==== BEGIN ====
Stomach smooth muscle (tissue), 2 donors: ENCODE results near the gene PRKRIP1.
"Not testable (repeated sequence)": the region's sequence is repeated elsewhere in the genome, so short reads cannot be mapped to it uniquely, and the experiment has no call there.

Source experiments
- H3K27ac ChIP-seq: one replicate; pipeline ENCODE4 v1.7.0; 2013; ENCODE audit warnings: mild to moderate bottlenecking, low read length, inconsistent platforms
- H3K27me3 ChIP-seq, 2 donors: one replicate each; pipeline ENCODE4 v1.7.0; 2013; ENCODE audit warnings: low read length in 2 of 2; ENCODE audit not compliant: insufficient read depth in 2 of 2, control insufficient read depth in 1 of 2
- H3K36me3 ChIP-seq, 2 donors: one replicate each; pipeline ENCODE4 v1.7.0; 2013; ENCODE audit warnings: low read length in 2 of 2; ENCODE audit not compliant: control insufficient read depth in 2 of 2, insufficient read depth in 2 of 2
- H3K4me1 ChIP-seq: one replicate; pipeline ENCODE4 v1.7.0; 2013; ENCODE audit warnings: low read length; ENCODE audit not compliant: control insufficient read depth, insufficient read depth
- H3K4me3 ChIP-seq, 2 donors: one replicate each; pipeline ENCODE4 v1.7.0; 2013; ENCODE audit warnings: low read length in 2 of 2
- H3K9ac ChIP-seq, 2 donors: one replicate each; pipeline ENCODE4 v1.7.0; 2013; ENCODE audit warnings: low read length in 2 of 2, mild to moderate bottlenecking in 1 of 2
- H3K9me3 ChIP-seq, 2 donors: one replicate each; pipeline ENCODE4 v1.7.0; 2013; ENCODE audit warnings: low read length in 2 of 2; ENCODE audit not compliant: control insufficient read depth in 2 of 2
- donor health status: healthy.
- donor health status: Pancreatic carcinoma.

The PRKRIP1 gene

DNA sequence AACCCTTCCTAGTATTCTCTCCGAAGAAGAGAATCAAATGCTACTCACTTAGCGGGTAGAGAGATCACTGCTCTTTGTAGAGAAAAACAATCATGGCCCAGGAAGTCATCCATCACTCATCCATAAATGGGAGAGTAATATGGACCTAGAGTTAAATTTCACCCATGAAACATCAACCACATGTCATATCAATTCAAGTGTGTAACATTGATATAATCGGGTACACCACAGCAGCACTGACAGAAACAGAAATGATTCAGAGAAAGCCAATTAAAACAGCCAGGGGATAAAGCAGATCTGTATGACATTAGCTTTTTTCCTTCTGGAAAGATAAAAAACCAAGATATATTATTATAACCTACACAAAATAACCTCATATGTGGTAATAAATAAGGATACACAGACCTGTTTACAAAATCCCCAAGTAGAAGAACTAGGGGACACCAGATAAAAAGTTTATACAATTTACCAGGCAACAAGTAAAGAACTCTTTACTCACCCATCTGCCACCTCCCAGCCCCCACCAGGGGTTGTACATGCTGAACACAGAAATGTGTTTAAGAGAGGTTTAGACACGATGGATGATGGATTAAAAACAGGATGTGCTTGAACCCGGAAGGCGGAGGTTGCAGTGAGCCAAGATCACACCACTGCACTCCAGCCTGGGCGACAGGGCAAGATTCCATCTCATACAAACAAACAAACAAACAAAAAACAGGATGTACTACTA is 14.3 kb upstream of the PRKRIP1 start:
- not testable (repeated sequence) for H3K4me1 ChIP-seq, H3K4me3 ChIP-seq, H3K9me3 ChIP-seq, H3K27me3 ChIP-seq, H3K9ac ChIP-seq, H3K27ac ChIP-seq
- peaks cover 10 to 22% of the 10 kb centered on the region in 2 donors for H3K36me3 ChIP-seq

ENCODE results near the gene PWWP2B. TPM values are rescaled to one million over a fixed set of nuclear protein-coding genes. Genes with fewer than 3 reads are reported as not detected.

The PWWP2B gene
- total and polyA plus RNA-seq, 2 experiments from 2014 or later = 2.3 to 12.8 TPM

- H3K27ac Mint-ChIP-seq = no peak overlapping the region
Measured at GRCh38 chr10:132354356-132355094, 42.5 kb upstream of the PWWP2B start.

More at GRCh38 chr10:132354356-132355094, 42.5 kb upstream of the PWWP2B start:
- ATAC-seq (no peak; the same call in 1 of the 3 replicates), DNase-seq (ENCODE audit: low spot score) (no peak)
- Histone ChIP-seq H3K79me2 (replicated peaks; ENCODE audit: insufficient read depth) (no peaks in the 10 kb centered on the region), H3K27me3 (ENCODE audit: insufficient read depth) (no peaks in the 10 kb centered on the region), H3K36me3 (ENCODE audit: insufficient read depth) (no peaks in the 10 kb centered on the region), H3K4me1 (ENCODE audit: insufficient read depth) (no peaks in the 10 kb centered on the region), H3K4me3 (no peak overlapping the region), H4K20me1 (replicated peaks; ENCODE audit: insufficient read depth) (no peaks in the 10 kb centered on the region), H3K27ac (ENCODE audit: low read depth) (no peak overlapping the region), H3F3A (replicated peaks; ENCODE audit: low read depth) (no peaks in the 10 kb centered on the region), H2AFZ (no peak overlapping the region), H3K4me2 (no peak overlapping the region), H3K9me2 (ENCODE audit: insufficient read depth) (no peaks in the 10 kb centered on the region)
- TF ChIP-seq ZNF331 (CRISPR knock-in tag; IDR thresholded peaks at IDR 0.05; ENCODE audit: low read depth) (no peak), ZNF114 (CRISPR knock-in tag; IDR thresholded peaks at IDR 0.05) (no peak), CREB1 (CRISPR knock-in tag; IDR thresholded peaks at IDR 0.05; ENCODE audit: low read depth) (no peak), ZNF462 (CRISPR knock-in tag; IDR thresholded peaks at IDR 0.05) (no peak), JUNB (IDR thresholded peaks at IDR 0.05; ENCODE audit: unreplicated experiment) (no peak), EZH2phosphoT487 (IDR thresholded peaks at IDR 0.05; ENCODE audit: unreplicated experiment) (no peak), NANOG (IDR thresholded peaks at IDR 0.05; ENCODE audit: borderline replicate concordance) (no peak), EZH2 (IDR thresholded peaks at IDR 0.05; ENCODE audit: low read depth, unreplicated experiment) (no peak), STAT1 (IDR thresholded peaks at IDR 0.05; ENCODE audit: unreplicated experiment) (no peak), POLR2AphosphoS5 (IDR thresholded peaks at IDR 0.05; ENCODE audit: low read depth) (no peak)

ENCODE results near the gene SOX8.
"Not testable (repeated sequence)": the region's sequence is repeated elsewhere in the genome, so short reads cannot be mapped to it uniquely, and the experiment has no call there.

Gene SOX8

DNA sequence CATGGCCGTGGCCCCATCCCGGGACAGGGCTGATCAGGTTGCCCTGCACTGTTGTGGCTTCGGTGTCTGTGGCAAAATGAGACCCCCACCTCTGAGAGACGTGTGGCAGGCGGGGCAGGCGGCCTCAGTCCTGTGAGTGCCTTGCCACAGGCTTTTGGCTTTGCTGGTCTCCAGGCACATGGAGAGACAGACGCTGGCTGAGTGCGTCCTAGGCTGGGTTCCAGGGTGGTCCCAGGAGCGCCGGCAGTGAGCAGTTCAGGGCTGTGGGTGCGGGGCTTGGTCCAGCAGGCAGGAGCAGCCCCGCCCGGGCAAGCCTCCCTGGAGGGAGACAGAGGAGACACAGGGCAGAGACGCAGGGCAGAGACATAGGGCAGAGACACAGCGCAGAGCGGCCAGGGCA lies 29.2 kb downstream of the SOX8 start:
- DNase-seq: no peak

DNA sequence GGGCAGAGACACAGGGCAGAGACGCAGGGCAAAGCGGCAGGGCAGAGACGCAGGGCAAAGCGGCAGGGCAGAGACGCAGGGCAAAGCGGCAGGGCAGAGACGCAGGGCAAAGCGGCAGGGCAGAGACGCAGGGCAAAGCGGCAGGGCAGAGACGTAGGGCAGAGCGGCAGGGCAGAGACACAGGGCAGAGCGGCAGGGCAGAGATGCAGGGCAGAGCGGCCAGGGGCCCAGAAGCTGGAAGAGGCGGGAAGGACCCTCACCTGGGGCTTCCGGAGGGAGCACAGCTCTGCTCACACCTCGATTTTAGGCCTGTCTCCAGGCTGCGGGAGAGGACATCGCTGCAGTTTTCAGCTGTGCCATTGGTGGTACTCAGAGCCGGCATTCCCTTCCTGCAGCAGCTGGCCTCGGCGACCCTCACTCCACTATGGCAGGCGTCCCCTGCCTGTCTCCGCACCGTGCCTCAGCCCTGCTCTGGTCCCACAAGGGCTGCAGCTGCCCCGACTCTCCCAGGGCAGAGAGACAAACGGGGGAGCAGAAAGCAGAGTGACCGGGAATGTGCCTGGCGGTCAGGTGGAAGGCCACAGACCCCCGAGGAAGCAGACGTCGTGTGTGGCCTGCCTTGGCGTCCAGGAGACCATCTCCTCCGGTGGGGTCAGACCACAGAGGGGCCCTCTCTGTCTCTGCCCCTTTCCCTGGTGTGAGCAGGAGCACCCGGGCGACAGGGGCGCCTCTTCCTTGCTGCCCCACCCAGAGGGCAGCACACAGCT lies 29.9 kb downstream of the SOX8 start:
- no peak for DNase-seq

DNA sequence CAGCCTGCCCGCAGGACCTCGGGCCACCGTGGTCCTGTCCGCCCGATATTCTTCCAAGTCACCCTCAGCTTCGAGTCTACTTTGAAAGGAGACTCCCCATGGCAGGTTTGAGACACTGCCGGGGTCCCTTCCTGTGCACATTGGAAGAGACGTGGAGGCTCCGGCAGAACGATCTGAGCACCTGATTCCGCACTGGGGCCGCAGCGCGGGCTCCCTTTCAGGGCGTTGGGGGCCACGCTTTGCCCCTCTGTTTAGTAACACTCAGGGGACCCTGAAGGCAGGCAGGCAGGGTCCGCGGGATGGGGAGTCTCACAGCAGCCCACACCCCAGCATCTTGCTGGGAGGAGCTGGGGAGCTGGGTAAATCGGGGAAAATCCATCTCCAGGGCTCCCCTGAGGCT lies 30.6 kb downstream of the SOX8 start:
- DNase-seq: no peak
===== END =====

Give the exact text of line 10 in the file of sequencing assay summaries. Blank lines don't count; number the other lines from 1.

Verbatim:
- H3K9me3 ChIP-seq, 2 donors: one replicate each; pipeline ENCODE4 v1.7.0; 2013; ENCODE audit warnings: low read length in 2 of 2; ENCODE audit not compliant: control insufficient read depth in 2 of 2